I’m really not excited about instant replay, but I guess I’m willing to give it a try. I do wonder what the rush is, though. The original plan was to test it out in the Arizona League this fall. Why try and rush it in at the end of a season? Isn’t there something inherently unfair about having different rules at the end of a season than you do at the beginning? It doesn’t make much sense to me. Bug Selig has no backbone. He got freaked out by all those bad calls at the beginning of the season and now we’ll have to pay for it.
    By the way, I was flipping channels during commercials last night (as a defense mechanism for dealing with bad baseball. I also ate an entire Hershey bar while Lambert was pitching his marathon 3rd) And I came in on the tail end of the whole Brandon-being-Brandon dugout ball fun. Man. Something fun actually happens and I miss it.

  6. In what inning did “Brandon Inge Theatre” occur? I must go back and watch this.

  7. k, I actually started the post assuming it would be short. Turned out I had more to say than I thought. :P
    Yosparky, credit to Kenny! He (possibly?) brought it up first, after all.
    Lisa, thanks! The butter on the baseball turned out better than I thought it would, ha ha.
    Less, the thing is, we’re not trying to replace the umps with robots. We’re not even trying to make instant replay something that’s used all that often. They’re going to use it for the relatively rare disputable homerun. It’s not going to take much of ANYTHING away from the ‘human interaction’ aspects of the game. It’s not like instant replay is going to create homeruns where none were before; it’s just going to clarify what really IS a homerun and what isn’t. I do enjoy that good ol’ human interaction but I also enjoy seeing a homerun awarded when a homerun is actually hit, and I don’t think that’s asking a lot.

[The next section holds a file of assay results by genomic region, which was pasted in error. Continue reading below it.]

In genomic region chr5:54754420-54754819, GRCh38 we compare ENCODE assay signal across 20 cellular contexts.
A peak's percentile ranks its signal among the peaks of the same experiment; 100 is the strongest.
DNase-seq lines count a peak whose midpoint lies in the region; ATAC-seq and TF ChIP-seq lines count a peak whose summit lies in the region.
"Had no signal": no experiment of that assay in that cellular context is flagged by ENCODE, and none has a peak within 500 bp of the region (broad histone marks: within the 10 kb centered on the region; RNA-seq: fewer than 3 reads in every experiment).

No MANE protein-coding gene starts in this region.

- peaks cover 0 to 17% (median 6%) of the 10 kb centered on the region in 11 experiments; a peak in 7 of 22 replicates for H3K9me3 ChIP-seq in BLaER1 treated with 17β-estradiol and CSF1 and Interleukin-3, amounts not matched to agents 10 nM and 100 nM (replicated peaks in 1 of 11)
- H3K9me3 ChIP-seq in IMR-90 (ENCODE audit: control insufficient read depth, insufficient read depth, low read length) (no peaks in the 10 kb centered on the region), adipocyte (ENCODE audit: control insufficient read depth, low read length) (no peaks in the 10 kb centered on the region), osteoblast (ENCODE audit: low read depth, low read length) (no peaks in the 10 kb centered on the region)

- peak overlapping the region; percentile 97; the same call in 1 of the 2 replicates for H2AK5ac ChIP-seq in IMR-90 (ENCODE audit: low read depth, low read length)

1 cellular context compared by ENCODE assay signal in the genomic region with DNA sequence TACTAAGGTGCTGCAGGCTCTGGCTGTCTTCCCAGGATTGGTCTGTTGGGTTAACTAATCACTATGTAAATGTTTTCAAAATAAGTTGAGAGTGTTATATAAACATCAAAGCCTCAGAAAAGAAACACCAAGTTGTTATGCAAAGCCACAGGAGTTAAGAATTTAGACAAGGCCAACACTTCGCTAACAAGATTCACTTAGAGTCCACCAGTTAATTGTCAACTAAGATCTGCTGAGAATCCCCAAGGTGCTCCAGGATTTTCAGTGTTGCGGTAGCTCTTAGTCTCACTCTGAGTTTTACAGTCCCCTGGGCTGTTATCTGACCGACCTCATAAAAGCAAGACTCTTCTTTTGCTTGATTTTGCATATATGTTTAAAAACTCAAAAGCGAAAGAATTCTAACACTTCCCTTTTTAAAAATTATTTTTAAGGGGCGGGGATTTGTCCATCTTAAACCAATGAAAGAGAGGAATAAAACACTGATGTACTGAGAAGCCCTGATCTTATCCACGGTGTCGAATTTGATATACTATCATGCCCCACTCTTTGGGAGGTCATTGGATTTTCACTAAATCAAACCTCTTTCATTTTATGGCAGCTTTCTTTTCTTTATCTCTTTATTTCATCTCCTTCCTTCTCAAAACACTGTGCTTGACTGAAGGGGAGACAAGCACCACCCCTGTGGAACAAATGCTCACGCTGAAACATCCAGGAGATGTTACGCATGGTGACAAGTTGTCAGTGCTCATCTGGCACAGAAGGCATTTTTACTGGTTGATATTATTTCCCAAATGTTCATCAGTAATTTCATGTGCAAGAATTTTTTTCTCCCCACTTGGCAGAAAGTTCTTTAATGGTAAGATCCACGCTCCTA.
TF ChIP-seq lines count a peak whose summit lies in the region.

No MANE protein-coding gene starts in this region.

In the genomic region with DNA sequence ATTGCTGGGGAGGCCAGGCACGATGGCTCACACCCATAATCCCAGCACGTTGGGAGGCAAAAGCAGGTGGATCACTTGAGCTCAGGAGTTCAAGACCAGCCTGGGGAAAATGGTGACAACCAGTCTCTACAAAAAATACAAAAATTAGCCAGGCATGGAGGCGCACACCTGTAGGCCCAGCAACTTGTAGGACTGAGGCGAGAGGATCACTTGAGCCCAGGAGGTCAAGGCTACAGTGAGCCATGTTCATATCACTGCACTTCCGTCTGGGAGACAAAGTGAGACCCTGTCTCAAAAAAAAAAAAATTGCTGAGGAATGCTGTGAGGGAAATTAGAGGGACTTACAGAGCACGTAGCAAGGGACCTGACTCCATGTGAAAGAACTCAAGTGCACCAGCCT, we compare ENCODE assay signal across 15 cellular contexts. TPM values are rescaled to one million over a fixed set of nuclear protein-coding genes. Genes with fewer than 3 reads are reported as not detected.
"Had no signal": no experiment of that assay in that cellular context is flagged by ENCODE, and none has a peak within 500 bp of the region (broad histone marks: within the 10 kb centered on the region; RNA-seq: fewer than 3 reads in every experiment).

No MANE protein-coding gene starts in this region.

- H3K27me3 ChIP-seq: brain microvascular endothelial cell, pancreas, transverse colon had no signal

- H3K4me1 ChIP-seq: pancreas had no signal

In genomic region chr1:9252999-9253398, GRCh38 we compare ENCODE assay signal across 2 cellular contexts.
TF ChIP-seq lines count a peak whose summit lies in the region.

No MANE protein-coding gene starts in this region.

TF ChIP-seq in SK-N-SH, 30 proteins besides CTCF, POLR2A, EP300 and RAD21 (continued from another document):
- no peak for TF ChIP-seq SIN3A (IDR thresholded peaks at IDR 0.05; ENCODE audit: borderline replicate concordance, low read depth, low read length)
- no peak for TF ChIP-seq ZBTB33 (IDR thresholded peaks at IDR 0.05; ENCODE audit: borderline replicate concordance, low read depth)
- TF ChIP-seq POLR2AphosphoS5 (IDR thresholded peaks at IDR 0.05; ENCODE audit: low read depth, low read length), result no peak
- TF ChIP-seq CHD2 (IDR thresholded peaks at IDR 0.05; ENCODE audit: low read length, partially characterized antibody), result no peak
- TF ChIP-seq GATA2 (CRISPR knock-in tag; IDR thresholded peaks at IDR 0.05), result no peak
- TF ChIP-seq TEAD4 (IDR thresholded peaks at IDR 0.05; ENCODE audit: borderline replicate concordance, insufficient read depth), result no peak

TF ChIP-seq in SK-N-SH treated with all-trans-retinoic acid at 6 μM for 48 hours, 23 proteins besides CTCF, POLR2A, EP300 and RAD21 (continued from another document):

heitk1le, the HBP was indeed lolarious. I don’t think it even caught his jersey… ah well. That’s not an instant replay reviewable play anyways, so that much certainly wouldn’t change. :P
    I think the rush to get instant replay in place was helped along by the blown call against ARod back in May. Actually I guess there were three badly missed calls within four days of each other– so saith this article.
    Ah, Phil, I’m not sure. I think it was while Aquilino was in but that doesn’t really narrow it down. :/

  8. In the back of my head a little voice keeps asking: ‘are we there yet?’ because the 2008 season has becoming one of those bad jokes you laugh at in hopes to lessen the sting.
    Human interaction is overrated anyhow. I prefer watching cars in the parking lot and trying to decipher their language.

  9. David, don’t say that… when baseball is over, there will be little to distract us from the Lions…

  10. Top ‘o the 4th 2 out. That was awesome.

  11. Samara – I’m a Dolphins fan, which is bad but not as bad as being a Lions fan. Fall/Winter is hockey/basketball time. Football has become the punchline to a mean spirited joke.

  12. Phil, excellent! Now all may know and seek out the glory.
    David, the Dolphins are also followed closely in my family, because my mother is from Miami and apparently we’re gluttons for punishment or something. When the Wolverines don’t do well, football season is a very, very bad time of the year for Pearlsteins (except for the small Spartan branch of the family. But those people are freaks, obviously).

  13. ivantopumpyouup

    My family is made up almost entirely of Wolverines and Spartans. I wear a Notre Dame sweatshirt to family functions just to rile them. :D
    Also, thank goodness for Leyland being a beacon of light in all this darkness.

  14. A Notre Dame shirt would not be gladly tolerated in my family. You would probably have to flee for your life.

  15. it seems like there is a promotion every other night — sort of like bobble head night

  16. I kind of dig that, lib, so long as they aren’t soul-suckingly awful promotions. We don’t get any of that in Fenway, so I’m sometimes jealous of other people’s ability to get free swag with their overpriced tickets. :)